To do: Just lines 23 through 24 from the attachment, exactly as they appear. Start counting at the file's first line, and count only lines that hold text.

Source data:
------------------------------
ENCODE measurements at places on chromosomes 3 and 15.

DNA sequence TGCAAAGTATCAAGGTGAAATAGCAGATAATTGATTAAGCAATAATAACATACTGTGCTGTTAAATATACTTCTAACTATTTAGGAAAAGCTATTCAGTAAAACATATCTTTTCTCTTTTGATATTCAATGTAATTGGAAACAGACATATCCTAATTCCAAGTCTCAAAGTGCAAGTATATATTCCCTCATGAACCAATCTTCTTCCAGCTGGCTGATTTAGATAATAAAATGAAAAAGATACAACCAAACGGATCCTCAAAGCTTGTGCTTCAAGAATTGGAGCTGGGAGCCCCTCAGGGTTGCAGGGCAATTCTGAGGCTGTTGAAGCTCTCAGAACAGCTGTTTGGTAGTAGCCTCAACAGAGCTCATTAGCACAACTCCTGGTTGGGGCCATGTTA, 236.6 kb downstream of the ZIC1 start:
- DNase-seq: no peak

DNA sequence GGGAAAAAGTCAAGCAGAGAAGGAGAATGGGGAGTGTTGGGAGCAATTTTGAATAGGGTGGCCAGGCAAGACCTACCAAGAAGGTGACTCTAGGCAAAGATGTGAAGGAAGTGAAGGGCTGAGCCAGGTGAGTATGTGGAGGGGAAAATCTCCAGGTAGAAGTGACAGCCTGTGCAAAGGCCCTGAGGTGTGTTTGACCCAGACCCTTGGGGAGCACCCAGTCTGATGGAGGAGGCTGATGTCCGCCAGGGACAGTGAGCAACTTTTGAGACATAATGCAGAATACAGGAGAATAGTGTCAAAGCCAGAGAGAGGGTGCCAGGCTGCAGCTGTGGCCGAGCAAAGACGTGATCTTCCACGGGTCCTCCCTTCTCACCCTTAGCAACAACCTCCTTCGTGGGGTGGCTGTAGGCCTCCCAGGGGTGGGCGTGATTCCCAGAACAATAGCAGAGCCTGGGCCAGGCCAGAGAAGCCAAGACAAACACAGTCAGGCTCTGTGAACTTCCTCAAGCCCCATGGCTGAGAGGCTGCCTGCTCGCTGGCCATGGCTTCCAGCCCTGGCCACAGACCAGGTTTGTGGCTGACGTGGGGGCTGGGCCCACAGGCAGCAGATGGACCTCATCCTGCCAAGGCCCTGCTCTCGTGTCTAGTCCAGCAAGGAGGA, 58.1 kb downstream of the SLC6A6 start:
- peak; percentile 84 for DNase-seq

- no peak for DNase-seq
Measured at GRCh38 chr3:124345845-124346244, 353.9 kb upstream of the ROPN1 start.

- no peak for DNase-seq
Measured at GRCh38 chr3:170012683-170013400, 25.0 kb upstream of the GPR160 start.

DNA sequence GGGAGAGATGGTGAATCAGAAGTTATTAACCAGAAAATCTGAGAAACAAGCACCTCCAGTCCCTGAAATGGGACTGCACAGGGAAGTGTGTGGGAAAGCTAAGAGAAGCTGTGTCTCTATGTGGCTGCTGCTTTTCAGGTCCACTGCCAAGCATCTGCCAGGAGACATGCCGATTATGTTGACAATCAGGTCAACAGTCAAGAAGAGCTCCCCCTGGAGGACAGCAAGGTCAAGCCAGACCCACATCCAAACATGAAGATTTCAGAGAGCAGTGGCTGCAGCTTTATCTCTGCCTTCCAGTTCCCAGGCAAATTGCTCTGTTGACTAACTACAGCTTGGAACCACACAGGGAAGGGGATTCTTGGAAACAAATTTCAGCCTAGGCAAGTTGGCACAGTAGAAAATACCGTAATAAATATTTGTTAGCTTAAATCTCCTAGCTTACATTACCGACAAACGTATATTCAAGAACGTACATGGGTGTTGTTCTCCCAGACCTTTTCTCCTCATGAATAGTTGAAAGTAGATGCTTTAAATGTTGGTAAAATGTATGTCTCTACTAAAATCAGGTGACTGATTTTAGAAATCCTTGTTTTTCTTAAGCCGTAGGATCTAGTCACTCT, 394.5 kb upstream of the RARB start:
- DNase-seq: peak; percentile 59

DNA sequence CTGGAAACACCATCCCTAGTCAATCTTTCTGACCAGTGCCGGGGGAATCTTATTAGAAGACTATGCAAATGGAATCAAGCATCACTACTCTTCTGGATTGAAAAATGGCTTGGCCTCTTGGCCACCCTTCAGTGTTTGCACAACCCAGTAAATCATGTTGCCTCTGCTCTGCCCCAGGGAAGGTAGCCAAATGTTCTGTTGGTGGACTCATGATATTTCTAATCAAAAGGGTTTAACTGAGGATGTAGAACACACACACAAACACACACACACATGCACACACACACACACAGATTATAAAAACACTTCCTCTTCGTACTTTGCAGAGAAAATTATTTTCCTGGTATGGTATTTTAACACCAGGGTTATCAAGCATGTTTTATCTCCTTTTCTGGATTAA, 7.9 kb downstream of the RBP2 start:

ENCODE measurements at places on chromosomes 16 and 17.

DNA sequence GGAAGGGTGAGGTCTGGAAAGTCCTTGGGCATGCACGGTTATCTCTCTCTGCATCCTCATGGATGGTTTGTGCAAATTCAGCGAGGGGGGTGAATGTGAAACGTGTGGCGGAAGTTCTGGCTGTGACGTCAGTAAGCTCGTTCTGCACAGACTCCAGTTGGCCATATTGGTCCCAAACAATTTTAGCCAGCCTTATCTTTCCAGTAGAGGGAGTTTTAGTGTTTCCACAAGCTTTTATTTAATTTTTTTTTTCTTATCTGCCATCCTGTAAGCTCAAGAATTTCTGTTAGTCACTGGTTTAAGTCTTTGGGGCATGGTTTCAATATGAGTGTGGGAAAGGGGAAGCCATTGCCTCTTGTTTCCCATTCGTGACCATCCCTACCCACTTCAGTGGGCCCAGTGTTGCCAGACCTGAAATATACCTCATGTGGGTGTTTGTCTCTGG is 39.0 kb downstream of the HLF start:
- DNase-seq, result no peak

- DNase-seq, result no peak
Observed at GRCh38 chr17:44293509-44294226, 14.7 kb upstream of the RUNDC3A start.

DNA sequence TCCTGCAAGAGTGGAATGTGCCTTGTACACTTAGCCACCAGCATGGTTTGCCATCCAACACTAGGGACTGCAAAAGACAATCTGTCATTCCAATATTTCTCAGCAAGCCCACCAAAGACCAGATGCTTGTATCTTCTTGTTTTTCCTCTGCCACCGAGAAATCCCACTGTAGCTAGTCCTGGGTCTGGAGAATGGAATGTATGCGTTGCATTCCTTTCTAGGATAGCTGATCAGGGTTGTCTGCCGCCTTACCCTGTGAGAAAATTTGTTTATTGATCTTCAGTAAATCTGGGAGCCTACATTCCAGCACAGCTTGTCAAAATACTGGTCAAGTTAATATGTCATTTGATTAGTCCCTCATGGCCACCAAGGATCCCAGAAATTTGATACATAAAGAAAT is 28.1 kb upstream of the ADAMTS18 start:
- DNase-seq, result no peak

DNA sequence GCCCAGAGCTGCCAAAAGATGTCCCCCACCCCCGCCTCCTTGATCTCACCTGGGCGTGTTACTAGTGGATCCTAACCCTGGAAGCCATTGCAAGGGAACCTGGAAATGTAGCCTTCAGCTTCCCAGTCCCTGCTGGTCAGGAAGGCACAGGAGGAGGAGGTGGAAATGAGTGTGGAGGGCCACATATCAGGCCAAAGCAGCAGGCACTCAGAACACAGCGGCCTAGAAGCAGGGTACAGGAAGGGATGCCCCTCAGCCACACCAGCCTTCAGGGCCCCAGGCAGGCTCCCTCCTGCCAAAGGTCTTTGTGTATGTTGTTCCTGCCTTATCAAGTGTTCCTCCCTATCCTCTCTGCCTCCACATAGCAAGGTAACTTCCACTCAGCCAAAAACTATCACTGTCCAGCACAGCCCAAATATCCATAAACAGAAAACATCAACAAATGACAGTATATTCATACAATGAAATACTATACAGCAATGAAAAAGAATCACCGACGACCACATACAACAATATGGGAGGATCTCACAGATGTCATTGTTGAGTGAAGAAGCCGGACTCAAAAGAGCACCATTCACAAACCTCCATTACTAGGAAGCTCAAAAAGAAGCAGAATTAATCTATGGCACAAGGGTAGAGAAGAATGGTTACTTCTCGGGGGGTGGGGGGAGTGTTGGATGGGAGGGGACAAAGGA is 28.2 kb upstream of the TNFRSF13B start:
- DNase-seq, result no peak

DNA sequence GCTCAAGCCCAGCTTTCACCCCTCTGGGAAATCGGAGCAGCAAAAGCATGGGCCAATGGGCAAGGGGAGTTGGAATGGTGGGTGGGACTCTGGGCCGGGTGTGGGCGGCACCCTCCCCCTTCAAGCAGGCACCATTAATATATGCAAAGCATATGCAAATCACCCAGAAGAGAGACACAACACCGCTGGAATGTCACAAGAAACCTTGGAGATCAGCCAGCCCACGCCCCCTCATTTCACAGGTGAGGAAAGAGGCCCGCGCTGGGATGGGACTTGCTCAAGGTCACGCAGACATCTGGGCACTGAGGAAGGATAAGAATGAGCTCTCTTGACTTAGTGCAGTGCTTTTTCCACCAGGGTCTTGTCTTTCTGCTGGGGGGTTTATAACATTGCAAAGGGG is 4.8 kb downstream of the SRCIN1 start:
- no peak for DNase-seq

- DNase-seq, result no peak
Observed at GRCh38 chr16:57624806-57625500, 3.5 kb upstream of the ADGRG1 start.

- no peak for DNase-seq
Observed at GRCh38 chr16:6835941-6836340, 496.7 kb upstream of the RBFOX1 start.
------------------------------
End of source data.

- no peak for DNase-seq

- DNase-seq, result no peak